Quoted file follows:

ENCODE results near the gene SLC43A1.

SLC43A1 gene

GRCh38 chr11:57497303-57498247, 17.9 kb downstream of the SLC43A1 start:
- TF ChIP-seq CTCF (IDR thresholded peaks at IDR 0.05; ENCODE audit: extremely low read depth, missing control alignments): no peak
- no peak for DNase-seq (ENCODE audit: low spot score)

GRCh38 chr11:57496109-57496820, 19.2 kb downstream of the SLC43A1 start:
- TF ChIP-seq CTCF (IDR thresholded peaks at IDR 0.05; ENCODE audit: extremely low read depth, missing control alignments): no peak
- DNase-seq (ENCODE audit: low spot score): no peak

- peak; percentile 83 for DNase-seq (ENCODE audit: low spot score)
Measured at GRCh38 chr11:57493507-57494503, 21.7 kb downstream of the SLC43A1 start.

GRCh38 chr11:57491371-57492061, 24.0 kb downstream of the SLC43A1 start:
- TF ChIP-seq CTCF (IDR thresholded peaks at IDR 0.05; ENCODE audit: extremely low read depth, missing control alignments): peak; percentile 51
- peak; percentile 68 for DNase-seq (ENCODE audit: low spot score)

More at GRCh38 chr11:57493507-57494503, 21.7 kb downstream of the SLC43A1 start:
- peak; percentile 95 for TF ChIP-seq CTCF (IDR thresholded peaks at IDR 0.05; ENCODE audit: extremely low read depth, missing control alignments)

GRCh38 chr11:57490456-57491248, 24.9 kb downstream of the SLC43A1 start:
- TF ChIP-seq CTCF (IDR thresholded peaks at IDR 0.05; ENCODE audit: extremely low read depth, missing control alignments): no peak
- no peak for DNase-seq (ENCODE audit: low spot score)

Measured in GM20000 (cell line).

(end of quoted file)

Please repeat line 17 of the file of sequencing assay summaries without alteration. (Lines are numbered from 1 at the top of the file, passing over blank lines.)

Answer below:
- TF ChIP-seq CTCF (IDR thresholded peaks at IDR 0.05; ENCODE audit: extremely low read depth, missing control alignments): no peak